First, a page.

At Impact



Now it's time for your shoulders to brake, which multiplies the speed of your arms. The feeling here is a firming up of the left side, from hip to shoulder. Imagine someone holding your left shoulder in place as you swing down. The goal is to get your chest facing the ball at impact, not turned open.

The last piece that creates snap speed is the arms stopping. The best image for this is: Pound the leading edge of the club into the ground. See how Zach's hands are ahead of the clubhead and his left shoulder is posted up (left). Like the hips, the shoulder braces so the arms can push against it and fling the energy down.

How can I say anything stops when the body clearly moves to the finish? Because each part starts up again—hips, then shoulders, then arms—to support the motion through the ball. If you focus on swinging your arms fast, the braking and restarting occur naturally. The body is supporting, not driving.

A final example. How do you jump from a squat position? You throw your arms up fast, then explode off the ground. You don't jump and then add your arms. That's what a lot of golfers do: They turn hard, and then try to get the arms through. Speed comes from the arms—and the body braking in the correct sequence.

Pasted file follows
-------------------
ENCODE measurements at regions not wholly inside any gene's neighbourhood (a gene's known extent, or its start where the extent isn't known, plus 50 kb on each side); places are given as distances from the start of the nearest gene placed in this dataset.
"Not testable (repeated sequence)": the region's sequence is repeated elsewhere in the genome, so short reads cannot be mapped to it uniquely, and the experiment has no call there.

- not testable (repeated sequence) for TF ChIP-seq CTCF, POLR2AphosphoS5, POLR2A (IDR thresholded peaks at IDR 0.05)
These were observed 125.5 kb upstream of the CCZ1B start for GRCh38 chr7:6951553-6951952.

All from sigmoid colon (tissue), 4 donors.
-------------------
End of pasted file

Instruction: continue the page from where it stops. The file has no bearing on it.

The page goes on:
The No-Turn Swing



I hit a 7-iron 160 yards with no body turn through the ball compared to 170 with a traditional swing. Practice hitting balls with a normal backswing and no turn after impact. You won't believe how far you'll hit the ball.
The Spear Shot


Try this to feel the correct spine tilt. Hold an alignment stick like a spear. If you try to stick the ground in front of you, your spine will stay tilted right. That's where the leverage is. When your arm stops to fling the spear, you'll feel the acceleration.
The Throw Down


To sense the bracing of the lower body, hold a ball in your right hand, swing back, and throw it at a tee where the ball would be. Feel heavy on your feet as you swing down. Your body stops, and the energy goes to your arm, then to the ball.
The Quick Stop


Put a headcover on the ground at your normal ball position, turn your club over and make swings. Practice stopping right at the headcover. You'll feel a firm left side and your body braking—hips, then shoulders, then arms. That's snap speed.